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For years I have been using the following pattern to remove duplicates from an object of the C++ std::vector type:

std::vector<int> cont;
std::sort(cont.begin(), cont.end());
cont.erase(std::unique(cont.begin(), cont.end()), cont.end());

Now I am wondering if the same paradigm is the one to be used with the Qt QList<> class, or if there is a more elegant way to do it.

share|improve this question
1  
As you are dealing with lists, I want to point out that std::list has a member sort function which has better performance than std::sort on a list. – phaedrus Sep 17 '10 at 8:56
    
and yes just rediscovered, std::list also has 'unique' member function which means it is preferable over std::unique. – phaedrus Sep 17 '10 at 8:58
    
Thanks Amit for pointing this out, but I do not use std::list<> much (following Herb Sutter's advice that std::vector is in most cases the "right" container to use; even in the C++ standard there is such a recommendation, see 23.1.1/2). – Vlado Klimovský Sep 17 '10 at 9:31
    
Herb Sutter (and others) advice that std::vector is in most cases the correct container to use if all you need is a container. However, if you want a sorted, unique collection of items, they would almost certainly recommend a container that gives you those aspects by default, rather than using the most generic container you can and adding them on yourself. – Caleb Huitt - cjhuitt Sep 17 '10 at 18:53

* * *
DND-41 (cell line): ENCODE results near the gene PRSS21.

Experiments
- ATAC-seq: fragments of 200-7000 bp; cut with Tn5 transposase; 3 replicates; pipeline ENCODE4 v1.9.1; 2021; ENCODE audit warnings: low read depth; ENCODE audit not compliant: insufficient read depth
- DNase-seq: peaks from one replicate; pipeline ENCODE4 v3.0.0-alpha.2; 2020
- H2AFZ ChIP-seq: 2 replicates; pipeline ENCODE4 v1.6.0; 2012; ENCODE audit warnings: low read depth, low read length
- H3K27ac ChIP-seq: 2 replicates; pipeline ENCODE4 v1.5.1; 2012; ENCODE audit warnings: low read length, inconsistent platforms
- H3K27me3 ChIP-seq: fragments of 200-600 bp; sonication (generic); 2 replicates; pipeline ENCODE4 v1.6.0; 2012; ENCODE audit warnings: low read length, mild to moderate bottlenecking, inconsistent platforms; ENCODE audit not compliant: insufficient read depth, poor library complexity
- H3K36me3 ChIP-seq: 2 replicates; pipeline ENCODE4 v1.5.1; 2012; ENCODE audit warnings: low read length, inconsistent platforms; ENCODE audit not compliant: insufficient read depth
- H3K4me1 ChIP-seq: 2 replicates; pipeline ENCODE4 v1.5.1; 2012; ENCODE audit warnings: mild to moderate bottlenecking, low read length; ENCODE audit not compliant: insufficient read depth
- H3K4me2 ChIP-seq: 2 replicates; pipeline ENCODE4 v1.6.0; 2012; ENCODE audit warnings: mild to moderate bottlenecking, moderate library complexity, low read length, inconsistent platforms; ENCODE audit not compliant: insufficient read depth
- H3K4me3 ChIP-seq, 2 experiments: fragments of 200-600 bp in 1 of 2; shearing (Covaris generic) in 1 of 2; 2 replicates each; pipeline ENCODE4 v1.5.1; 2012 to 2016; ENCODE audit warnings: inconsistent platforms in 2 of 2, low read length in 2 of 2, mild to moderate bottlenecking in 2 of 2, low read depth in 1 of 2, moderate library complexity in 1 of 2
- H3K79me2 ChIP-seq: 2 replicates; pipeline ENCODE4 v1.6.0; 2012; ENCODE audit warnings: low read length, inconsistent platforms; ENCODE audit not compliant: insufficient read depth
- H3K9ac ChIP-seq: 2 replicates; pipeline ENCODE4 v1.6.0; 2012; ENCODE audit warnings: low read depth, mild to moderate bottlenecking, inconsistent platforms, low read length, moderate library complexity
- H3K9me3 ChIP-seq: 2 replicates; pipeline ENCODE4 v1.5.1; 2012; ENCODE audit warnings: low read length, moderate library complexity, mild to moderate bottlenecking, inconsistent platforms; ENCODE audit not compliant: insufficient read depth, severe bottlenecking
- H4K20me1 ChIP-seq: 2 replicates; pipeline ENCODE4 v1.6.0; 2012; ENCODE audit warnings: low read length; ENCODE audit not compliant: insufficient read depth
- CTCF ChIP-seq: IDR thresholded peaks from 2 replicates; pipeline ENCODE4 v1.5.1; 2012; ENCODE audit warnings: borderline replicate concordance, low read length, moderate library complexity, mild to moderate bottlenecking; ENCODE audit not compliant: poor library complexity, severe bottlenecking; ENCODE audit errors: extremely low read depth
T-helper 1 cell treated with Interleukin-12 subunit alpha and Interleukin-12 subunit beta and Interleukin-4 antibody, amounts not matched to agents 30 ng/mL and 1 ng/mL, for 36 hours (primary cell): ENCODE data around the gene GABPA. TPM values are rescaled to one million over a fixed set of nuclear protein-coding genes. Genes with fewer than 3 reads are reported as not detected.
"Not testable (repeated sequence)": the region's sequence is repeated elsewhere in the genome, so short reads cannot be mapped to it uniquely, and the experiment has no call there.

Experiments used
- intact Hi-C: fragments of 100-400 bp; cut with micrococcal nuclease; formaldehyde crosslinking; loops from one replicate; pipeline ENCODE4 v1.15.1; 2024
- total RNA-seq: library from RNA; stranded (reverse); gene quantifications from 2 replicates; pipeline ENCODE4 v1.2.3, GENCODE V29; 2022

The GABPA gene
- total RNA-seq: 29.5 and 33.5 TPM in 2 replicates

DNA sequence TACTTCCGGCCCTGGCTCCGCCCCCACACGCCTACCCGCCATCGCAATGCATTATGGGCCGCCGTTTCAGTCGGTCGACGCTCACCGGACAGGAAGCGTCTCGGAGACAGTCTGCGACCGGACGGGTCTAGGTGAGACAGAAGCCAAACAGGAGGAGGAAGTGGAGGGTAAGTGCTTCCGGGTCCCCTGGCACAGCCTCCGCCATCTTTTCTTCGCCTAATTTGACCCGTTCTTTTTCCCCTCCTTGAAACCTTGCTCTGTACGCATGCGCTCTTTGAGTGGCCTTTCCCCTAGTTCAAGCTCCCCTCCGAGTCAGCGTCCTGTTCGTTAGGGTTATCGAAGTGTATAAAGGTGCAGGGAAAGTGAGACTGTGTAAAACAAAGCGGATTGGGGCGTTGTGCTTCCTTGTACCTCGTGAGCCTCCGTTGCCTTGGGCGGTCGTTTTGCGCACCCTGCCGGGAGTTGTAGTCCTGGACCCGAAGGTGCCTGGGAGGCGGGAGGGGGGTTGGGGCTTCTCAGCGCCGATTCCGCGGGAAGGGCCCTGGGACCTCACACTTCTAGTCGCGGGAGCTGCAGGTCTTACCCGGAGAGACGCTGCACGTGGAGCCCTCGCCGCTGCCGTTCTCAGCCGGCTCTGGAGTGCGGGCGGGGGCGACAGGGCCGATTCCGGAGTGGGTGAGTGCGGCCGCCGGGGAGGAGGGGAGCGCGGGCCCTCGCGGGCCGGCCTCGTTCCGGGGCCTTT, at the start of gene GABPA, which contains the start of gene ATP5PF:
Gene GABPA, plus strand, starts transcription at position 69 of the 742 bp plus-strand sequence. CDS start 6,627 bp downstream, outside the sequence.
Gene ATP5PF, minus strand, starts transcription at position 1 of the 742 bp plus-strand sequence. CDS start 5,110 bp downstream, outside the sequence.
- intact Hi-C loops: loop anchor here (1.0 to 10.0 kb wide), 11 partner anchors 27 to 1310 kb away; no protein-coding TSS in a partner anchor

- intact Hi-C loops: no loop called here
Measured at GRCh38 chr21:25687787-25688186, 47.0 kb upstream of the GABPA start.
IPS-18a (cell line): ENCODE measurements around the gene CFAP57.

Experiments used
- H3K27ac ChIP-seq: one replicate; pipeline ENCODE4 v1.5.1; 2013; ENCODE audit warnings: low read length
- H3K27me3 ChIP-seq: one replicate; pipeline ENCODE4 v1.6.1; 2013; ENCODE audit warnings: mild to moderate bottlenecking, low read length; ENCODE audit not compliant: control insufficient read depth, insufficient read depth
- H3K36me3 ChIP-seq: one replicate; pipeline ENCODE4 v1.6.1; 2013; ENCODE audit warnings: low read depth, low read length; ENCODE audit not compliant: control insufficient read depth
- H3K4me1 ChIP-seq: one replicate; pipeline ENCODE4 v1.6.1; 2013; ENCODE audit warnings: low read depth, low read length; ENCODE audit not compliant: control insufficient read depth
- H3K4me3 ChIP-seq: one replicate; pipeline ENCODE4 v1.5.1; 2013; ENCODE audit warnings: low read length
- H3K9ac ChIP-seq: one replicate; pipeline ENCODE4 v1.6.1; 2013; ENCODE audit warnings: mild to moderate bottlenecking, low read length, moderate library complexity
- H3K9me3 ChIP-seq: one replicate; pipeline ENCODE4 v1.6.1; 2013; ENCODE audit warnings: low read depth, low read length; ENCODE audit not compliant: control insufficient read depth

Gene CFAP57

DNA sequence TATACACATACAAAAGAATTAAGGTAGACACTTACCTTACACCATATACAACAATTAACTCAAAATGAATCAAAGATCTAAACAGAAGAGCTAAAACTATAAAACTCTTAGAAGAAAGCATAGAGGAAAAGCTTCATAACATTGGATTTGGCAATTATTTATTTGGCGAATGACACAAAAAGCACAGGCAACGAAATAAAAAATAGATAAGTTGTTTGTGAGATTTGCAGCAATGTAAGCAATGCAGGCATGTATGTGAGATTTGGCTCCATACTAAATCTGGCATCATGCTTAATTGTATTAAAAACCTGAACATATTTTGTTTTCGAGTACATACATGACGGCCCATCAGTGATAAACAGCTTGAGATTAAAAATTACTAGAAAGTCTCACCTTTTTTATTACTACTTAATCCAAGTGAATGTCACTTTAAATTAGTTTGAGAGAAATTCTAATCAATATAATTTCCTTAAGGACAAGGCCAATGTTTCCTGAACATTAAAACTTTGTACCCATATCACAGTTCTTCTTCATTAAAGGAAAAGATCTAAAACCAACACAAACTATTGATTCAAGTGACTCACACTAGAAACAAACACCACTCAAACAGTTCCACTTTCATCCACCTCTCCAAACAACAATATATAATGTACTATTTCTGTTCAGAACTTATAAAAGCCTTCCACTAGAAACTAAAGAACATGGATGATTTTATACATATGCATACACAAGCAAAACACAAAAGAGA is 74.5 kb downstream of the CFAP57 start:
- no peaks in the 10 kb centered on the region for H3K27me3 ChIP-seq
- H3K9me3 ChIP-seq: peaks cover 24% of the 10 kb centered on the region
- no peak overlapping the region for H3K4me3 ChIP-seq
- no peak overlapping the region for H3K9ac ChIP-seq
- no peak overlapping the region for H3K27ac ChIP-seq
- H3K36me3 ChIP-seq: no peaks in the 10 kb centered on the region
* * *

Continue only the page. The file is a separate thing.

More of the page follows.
1  
I agree that if you want a sorted unique collection and that is all you care about, std::set<> is great and for a long time I would consider no other way. But bitter experience taught me that such solutions do not necessarily scale well -- the performance goes down if the number of elements goes up, if you use associative containers without realizing their drawbacks. To illustrate: if you need to build a sorted container to be used only for reading but not modifying it, it is much cheaper to build the std::vector and sort it just once. – Vlado Klimovský Sep 18 '10 at 19:11
up vote 9 down vote accepted

I don't know about performance, but what about converting the QList into a QSet ?

QList<int> myQList;
//...
QSet<int> = QSet::fromList(myQList);
// or
QSet<int> = myQList.toSet();

(and maybe convert it back to a QList if needed with QList::fromSet())

share|improve this answer
    
That is a way, for sure, but then I would use QSet<> directly. I usually prefer sequential containers (which are most of the time the most appropriate choice), so QSet<> or std::set can be considered an overkill. – Vlado Klimovský Sep 17 '10 at 9:33
    
I guess it's a matter of taste : if I need to store a list of elements without duplicates, I always choose a set. I never compared the performance though. – Jérôme Sep 17 '10 at 10:39
1  
Well, I used to use the std::set or std::map a lot, until I had to fight with performance issues. Now I think twice before going that way ;-). – Vlado Klimovský Sep 18 '10 at 19:13

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